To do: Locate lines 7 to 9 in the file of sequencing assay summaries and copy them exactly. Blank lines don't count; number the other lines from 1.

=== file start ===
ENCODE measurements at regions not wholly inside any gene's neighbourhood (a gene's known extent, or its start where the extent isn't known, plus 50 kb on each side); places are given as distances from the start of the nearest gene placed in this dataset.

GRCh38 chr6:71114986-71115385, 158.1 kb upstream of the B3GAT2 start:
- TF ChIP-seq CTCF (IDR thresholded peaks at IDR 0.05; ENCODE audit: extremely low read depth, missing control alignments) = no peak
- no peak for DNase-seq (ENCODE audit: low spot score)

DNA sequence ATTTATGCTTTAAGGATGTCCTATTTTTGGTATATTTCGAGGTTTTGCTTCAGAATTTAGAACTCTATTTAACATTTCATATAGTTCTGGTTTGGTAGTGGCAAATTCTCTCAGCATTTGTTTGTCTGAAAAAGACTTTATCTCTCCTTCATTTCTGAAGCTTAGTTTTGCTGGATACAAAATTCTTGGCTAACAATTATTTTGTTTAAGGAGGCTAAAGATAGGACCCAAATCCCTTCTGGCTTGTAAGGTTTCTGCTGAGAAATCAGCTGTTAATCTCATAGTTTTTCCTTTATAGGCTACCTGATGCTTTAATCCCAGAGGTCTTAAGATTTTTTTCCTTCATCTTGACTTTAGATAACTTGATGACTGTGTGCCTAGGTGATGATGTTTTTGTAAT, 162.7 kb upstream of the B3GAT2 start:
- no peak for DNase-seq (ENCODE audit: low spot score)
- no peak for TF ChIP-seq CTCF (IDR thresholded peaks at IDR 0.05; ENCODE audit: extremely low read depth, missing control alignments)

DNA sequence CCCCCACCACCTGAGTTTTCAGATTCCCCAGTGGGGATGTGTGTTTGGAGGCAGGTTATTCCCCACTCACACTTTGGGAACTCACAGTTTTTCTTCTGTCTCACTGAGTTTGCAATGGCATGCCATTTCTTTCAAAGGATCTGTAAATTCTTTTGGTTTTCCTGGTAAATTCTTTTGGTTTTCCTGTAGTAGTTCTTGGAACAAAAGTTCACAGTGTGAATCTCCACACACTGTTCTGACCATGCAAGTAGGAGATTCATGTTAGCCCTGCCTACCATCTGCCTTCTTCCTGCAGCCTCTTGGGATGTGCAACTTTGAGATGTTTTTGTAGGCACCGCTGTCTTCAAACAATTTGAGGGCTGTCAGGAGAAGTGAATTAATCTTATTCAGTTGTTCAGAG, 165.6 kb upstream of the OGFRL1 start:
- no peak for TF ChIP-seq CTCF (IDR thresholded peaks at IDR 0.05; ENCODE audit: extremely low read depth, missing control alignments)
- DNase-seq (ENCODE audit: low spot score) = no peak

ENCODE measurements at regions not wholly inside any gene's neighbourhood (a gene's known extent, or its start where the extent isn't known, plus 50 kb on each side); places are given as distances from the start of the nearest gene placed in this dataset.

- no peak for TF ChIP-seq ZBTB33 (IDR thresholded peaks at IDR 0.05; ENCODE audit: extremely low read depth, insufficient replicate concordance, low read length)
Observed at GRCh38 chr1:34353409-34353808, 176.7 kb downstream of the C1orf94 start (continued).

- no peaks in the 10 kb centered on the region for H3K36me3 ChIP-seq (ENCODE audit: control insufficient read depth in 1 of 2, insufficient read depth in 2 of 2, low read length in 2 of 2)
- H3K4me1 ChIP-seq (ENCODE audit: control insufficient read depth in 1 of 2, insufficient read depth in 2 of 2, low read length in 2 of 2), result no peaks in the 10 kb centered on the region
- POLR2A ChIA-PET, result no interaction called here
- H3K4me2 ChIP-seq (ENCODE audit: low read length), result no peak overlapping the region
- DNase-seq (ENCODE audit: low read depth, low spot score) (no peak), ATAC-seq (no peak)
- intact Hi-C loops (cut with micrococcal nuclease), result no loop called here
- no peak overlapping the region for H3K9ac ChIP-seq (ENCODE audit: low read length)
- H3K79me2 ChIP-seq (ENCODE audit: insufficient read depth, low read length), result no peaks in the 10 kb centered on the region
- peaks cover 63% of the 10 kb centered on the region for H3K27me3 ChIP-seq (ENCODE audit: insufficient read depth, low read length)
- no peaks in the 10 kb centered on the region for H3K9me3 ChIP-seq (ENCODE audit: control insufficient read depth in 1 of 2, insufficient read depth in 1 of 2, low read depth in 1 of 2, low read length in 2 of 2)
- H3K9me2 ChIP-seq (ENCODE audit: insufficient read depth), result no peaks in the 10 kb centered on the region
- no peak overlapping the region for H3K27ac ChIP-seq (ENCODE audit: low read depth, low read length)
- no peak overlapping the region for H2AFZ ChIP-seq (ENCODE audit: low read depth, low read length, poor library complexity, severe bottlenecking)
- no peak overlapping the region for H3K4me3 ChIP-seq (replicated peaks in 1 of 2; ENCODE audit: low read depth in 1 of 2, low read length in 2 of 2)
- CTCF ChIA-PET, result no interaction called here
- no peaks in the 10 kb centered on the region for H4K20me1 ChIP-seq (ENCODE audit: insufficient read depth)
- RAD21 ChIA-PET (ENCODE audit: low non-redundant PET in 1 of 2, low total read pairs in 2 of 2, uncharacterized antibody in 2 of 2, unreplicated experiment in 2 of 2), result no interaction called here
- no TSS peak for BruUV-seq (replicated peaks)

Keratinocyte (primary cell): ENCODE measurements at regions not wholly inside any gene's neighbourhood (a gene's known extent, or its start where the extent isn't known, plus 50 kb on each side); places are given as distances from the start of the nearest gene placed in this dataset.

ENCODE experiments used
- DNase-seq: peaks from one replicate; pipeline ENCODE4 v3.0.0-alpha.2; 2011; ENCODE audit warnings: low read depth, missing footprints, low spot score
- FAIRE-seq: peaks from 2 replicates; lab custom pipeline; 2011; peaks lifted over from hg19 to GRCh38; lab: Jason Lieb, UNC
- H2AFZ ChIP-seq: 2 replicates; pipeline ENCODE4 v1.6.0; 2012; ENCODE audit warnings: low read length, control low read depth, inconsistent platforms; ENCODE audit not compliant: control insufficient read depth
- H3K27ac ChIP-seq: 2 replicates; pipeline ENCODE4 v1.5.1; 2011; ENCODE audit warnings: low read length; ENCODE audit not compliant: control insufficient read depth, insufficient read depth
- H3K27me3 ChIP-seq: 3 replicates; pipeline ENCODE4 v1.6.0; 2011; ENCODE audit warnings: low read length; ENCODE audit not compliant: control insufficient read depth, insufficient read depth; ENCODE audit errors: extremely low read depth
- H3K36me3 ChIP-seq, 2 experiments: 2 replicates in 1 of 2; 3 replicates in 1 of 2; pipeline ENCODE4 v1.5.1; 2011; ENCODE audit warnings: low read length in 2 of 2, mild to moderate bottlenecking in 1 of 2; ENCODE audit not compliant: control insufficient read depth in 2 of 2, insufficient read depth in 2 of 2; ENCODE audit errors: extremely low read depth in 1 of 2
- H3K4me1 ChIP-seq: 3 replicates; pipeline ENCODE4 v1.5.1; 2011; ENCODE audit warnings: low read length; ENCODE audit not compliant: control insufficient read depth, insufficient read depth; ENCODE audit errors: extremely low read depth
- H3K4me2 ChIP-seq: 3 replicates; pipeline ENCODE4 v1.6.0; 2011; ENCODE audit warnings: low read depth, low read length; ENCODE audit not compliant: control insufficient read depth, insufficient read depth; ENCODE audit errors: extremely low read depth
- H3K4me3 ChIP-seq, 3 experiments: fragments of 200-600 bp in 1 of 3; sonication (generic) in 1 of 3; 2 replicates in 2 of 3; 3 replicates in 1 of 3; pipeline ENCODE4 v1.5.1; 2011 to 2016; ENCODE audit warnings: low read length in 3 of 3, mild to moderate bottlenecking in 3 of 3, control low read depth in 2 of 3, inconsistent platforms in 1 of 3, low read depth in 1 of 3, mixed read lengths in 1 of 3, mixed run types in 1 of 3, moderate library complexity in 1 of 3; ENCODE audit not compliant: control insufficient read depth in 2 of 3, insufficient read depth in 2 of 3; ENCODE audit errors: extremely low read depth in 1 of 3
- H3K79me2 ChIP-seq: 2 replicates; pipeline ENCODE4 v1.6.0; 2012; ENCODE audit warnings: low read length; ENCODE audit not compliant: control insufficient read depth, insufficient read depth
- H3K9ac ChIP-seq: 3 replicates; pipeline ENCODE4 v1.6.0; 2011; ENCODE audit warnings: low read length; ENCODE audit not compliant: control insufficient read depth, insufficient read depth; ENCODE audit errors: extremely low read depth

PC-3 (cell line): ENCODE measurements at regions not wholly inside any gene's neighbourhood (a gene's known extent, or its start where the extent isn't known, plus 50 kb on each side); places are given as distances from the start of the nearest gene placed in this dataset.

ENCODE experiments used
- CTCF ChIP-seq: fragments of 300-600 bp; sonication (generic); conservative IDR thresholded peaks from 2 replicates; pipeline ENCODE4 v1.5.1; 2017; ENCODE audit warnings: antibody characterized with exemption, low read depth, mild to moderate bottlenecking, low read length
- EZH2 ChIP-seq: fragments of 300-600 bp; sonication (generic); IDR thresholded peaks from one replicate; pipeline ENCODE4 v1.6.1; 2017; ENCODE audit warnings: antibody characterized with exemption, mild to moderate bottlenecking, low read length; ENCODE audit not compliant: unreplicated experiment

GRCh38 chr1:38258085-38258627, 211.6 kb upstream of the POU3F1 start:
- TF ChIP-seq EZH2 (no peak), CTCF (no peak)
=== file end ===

- no peak for TF ChIP-seq CTCF (IDR thresholded peaks at IDR 0.05; ENCODE audit: extremely low read depth, missing control alignments)

DNA sequence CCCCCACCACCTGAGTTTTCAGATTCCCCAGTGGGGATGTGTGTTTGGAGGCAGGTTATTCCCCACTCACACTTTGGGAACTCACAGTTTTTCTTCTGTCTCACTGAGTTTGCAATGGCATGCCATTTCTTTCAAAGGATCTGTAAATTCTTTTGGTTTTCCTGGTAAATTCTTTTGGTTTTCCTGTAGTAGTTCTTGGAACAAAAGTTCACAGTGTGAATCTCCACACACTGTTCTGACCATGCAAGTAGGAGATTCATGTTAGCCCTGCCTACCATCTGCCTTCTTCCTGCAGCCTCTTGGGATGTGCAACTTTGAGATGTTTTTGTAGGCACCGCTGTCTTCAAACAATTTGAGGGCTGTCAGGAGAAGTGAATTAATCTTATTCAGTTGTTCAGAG, 165.6 kb upstream of the OGFRL1 start:
- no peak for TF ChIP-seq CTCF (IDR thresholded peaks at IDR 0.05; ENCODE audit: extremely low read depth, missing control alignments)